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← Let Us time Some Code - Solution - Intro to Parallel Programming

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Showing Revision 3 created 04/20/2016 by Udacity Robot.

  1. So taking these 1 at a time--a million threads incrementing a million elements
  2. does give the correct answer because, in this case, there's a unique element for
  3. every thread, so there's no conflict.
  4. So even though we didn't make these atomic increments we're still safe.
  5. A million threads atomically incrementing a million elements, is, of course, also safe.
  6. So you'll also get the correct answer.
  7. A million threads incrementing a hundred elements is the same example we saw before.
  8. And as we saw, that will give the wrong answer, unless we use atomics.
  9. So the next one is not correct. The fourth one is correct.
  10. And finally, ten million threads atomically incrementing a hundred elements will still be the correct answer,
  11. So all but one of these give you the correct answer.
  12. Okay, so the more interesting question is how long do each of these options take?
  13. The fastest, perhaps counter-intuitively, is going to be option 3--
  14. a million threads writing into a hundred elements.
  15. And the next fastest would be option 1--
  16. a million threads writing into a million elements.
  17. On my laptop, these 2 operations take around 3.2 milliseconds, and 3.4 milliseconds, respectively.
  18. Of course, it's not a very useful option since it doesn't give the correct answer.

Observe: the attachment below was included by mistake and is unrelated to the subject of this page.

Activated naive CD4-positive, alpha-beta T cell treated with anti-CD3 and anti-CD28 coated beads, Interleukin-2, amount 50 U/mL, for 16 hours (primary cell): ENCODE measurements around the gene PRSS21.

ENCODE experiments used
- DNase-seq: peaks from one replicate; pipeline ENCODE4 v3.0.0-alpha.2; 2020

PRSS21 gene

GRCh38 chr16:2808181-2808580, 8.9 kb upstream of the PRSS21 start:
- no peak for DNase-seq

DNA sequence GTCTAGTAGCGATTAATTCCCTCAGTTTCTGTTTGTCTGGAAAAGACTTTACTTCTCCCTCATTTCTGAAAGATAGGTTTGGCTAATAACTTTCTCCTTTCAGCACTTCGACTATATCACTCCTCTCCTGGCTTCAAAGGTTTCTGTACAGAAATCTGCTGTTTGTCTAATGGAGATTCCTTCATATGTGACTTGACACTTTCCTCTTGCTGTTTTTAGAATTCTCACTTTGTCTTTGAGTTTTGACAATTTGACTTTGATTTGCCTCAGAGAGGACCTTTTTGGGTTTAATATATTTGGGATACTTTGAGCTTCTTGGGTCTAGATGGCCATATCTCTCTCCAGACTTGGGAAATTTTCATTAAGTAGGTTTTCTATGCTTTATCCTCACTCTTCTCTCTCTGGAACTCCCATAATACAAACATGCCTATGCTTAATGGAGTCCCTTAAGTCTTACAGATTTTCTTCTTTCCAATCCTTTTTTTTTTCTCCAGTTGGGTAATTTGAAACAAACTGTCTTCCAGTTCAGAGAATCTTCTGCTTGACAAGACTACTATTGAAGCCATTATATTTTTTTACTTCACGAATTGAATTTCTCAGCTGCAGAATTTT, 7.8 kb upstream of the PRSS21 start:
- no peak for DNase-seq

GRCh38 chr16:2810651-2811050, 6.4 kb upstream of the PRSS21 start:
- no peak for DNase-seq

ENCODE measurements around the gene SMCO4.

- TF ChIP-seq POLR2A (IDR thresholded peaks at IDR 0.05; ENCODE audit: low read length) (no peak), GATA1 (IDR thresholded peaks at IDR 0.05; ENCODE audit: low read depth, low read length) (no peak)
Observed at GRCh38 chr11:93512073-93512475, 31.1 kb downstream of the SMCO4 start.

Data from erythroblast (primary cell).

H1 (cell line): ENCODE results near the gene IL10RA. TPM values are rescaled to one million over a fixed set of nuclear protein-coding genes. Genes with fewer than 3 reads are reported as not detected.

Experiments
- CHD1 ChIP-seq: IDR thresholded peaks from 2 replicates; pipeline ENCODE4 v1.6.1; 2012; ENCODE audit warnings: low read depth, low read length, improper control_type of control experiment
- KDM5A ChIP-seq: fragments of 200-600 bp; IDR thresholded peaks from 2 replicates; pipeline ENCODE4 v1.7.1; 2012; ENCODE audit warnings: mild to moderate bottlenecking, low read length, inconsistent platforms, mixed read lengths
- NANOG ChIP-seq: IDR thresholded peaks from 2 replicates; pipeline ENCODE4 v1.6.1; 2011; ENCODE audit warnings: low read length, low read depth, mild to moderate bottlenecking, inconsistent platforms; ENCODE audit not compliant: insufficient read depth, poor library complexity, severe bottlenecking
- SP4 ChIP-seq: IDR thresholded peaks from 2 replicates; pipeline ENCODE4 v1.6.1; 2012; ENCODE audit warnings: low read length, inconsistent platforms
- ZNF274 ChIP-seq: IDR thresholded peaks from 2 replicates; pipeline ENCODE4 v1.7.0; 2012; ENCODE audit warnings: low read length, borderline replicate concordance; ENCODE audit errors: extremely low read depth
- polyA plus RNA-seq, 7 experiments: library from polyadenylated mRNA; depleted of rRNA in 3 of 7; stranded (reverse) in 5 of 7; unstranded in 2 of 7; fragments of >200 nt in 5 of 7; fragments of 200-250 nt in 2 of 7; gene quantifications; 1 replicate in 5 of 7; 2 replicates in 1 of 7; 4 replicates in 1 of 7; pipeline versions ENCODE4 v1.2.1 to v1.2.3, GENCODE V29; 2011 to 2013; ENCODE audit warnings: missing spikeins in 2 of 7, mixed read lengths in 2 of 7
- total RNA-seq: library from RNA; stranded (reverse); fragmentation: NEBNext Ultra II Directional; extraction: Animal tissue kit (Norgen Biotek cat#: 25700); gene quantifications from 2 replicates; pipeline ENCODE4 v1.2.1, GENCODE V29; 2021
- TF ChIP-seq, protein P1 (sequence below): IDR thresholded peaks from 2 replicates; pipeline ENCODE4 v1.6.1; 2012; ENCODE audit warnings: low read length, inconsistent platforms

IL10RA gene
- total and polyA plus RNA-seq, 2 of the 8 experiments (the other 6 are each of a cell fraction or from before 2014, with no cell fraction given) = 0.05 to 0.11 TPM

19. But it's still interesting to look at what's going on.
  20. So the reason why this is slightly faster is that you have your million threads all
  21. trying to write to the same 100 elements.
  22. Well, those 100 elements occupy a very small fraction of memory,
  23. and they're all going to fit into a cash line or 2 on this system,
  24. whereas a million elements is large enough that it's not going to fit in cache.
  25. You're actually going to have to touch more of the DRAM, where global memory is stored.
  26. For the same reason, a million threads writing into 100 elements atomically
  27. is going to be slightly faster than a million threads writing into a million elements.
  28. So the next fastest is option 4. The next fastest after that is option 2.
  29. And in my system, again, these took 3.6 and 3.8 milliseconds,
  30. which means the slowest of all options is the one where
  31. 10 million threads write into a hundred elements.
  32. This is actually 36 milliseconds, so it takes approximately 10 times as long to complete.
  33. Not surprisingly, there's about 10 times as much going on.
  34. So you might play around with this code for a little bit.
  35. For example, see what happens to the time as you go to even more threads writing into even fewer elements.
  36. The big lesson here is that atomic memory operations come with a cost.